Neolithic amber from Sicily was being traded on the Iberian Peninsula at least 2,000 years before Baltic amber made its way to the Western Mediterranean region.
Amber is fossilized tree resin, which often takes on a golden hue (hence the name “amber”), and has long been valued as a gemstone. Traded along with jade, obsidian, and other minerals. It’s mostly found in rocks of Cretaceous age or younger around the world, but the highest historic concentrations are along the Baltic Sea.
To say that amber has “long been valued” may be an understatement. A study published yesterday in PLOS ONE describes amber of Sicilian origin being traded on the Iberian Peninsula at around the 4th Millennium BCE. Baltic amber didn’t show up in this area until around the 2nd Millennium BCE.
Although the Baltic amber eventually replaced the earlier Sicilian amber, the researchers don’t believe it was due to new trade routes directly with the Baltic or northern trade partners. Rather, they believe it was part of a larger set of Mediterranean exchange networks.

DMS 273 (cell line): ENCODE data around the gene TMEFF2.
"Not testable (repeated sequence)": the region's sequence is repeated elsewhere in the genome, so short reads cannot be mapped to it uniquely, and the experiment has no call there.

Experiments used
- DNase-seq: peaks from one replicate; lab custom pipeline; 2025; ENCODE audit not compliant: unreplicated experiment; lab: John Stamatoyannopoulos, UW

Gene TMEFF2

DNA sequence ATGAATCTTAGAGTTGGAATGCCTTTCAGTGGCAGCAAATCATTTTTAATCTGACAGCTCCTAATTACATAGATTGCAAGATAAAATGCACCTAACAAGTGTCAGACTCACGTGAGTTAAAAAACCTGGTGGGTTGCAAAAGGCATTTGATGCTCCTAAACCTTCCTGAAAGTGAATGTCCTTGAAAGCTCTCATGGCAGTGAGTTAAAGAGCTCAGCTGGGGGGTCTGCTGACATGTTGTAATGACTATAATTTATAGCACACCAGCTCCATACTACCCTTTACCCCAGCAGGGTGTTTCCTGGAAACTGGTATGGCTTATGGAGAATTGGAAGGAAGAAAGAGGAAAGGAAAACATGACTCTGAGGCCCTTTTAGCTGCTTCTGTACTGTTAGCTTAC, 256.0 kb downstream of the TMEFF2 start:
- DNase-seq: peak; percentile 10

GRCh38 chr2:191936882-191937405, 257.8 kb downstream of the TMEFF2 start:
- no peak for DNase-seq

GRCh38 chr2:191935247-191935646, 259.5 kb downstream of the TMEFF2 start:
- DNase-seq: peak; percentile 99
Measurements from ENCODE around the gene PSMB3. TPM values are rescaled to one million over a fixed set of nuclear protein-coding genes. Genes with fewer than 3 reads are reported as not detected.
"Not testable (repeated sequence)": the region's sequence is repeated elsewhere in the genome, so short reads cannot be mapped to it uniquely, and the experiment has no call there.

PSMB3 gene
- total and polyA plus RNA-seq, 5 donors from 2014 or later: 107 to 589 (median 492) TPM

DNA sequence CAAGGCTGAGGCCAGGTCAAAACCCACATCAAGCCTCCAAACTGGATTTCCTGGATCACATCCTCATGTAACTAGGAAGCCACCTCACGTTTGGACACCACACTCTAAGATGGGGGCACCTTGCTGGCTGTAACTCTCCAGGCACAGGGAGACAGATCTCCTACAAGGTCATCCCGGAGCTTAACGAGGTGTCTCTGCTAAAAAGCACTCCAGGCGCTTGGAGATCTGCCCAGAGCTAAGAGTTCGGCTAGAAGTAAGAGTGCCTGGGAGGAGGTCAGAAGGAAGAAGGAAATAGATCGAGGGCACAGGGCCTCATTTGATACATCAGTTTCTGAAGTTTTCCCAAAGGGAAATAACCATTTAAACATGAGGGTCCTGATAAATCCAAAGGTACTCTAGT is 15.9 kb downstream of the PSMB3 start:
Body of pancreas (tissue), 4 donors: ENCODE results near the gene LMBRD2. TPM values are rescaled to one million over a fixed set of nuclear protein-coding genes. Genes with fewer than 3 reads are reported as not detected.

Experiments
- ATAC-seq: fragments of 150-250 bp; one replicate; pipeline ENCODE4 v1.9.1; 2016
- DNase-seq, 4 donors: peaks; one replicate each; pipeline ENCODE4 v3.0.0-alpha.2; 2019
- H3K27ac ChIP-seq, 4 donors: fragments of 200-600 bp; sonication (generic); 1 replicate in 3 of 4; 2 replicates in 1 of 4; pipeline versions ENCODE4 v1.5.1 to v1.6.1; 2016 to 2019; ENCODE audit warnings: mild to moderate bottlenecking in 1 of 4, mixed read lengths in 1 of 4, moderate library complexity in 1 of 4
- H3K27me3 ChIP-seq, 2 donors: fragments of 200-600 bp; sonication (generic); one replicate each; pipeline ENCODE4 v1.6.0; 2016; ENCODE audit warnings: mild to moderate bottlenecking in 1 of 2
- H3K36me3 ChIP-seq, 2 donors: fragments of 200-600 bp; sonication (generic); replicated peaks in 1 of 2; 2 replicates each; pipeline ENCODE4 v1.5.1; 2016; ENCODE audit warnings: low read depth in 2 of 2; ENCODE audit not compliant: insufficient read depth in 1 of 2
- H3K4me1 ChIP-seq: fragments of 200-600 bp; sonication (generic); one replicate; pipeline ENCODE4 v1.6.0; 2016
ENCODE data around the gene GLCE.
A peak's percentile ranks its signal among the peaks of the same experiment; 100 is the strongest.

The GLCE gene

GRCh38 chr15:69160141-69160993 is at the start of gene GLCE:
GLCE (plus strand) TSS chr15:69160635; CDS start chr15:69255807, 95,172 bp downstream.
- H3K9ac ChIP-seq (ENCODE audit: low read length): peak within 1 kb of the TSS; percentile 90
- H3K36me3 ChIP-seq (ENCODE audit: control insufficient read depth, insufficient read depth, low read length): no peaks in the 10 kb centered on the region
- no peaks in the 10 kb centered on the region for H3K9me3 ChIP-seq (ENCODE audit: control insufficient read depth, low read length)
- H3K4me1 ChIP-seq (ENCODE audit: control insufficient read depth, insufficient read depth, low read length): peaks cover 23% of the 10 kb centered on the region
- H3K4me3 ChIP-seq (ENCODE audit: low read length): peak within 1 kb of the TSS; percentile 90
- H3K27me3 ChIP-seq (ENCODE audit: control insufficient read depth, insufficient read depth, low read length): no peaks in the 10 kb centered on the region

The Chalcolithic settlement of Los Millares was excavated prior to 1943 and within the archaeological assemblages of several burial mounds there were amber beads. The researchers used Fourier Transform Infrared Spectroscopy (FTIR) to compare samples from these mounds along with others to known amber from Sicily and the Baltic region.
The results showed that there were at least 3 different geological origins: Iberia, Sicily, and the Baltic region.
The Sicilian amber was dated to show an arrival that began in the 4th Millennium BCE through trade networks that intensified in the 3rd Millennium BCE.
Amber use appeared to decline and is the Sicilian amber is then replaced by the Baltic during the second half of the 2nd Millennium BCE where it starts to show up at Quinta do Marcelo and other locations.
Murillo-Barroso M, Peñalver E, Bueno P, Barroso R, de Balbín R, Martinón-Torres M (2018) Amber in prehistoric Iberia: New data and a review. PLoS ONE 13(8): e0202235. https://doi.org/10.1371/journal.pone.0202235